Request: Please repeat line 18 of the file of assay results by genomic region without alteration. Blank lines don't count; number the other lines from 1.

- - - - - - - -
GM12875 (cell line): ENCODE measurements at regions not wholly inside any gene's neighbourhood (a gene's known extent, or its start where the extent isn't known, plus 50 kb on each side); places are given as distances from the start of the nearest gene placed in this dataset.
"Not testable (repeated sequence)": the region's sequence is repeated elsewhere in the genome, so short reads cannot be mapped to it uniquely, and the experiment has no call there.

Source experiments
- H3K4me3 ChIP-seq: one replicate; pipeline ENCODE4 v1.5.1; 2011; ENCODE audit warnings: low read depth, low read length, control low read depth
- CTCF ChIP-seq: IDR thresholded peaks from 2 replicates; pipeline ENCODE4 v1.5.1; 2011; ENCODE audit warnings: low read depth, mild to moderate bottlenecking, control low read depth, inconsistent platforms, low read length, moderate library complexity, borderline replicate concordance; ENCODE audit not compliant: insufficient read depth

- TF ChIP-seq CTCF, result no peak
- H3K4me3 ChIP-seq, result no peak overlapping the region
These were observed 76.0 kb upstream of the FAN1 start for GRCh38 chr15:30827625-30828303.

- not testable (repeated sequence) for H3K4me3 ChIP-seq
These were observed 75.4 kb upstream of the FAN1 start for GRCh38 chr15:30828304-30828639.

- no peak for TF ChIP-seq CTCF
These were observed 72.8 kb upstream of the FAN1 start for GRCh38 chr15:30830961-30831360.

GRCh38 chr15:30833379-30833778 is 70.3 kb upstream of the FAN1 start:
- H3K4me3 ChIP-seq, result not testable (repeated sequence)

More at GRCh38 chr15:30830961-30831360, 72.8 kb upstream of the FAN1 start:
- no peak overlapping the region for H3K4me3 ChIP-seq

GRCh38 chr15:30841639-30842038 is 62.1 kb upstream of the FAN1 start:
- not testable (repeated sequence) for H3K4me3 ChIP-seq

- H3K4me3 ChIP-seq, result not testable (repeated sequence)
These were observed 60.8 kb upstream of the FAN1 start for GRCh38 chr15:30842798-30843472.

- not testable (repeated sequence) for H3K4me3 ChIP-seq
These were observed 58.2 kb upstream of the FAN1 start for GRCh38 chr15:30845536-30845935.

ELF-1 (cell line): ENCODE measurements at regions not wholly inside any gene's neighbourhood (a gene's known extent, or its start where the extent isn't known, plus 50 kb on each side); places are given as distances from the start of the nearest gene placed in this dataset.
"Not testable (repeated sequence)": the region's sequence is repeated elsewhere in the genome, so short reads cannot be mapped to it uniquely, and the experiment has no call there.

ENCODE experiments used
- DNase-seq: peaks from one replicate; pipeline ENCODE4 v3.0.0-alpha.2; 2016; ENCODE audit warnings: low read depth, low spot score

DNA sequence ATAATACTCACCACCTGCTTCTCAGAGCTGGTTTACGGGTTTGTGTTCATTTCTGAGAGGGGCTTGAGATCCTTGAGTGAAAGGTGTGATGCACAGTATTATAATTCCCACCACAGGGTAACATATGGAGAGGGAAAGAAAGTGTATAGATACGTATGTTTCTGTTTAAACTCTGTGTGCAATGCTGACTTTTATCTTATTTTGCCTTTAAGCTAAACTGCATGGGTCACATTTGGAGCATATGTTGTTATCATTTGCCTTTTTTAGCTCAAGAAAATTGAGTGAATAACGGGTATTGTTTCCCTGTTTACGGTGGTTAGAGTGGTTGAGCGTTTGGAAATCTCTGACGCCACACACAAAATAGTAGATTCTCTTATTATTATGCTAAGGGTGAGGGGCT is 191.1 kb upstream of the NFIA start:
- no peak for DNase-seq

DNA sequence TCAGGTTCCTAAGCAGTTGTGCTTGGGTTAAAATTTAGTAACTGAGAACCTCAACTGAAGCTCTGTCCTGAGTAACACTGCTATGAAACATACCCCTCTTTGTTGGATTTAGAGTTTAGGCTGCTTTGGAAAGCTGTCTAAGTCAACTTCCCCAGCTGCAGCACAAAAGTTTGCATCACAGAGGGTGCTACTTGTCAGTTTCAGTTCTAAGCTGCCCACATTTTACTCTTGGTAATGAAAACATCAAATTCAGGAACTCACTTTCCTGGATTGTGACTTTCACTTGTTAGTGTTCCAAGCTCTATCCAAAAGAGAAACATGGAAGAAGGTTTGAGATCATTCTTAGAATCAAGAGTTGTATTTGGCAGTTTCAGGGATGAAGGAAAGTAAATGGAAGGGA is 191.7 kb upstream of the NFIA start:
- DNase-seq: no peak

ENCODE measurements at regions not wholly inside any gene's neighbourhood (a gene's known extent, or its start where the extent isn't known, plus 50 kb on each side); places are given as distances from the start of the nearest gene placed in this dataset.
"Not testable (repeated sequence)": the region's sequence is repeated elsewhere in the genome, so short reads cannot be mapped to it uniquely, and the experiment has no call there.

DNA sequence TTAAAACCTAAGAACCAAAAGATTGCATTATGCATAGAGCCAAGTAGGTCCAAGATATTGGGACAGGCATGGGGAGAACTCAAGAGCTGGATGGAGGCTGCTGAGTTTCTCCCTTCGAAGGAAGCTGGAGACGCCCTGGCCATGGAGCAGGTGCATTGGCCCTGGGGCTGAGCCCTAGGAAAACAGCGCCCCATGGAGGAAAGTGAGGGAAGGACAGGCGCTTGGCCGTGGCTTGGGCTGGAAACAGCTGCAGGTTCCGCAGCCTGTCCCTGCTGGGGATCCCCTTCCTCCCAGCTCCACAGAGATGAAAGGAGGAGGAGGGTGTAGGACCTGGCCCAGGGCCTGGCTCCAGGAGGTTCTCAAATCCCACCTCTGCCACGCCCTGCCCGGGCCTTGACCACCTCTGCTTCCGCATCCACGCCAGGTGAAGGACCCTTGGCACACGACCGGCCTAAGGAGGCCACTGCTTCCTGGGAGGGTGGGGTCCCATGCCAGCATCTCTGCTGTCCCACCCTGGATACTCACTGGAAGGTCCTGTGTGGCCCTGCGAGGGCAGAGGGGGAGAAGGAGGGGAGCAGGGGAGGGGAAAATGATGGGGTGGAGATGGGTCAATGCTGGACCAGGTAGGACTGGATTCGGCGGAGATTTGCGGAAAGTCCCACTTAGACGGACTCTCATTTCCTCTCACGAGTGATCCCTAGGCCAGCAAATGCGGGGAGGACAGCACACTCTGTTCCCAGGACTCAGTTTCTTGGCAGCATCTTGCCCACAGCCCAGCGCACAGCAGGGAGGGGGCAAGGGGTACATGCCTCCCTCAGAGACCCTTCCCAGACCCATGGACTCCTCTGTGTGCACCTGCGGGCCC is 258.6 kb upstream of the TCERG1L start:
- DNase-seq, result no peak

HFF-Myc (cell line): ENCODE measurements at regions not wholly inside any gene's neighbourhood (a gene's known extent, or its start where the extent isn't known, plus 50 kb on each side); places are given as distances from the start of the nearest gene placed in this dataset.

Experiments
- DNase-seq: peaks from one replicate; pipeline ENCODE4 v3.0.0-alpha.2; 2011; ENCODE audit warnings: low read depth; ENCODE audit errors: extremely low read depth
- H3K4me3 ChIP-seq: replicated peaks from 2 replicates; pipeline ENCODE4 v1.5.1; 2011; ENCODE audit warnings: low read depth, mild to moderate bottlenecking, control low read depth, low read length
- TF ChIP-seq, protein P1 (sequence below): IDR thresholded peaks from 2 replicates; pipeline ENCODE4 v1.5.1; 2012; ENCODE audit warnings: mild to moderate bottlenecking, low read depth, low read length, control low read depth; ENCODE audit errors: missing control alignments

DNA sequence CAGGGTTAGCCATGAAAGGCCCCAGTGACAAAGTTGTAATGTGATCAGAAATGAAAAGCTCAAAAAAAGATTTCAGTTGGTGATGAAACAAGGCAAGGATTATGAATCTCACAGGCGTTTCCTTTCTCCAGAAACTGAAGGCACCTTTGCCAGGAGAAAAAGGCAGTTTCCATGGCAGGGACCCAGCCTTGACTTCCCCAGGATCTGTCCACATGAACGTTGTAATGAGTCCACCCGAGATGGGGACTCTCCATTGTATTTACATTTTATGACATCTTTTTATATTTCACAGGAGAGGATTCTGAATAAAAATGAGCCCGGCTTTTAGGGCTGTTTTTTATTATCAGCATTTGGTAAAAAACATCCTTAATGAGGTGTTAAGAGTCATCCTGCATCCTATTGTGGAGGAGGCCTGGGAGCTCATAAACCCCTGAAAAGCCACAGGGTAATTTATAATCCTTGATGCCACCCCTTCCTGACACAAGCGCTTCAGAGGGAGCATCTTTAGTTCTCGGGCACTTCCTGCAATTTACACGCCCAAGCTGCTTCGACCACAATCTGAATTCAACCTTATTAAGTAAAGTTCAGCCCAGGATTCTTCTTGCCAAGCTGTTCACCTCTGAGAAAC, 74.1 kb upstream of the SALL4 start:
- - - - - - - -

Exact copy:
- not testable (repeated sequence) for H3K4me3 ChIP-seq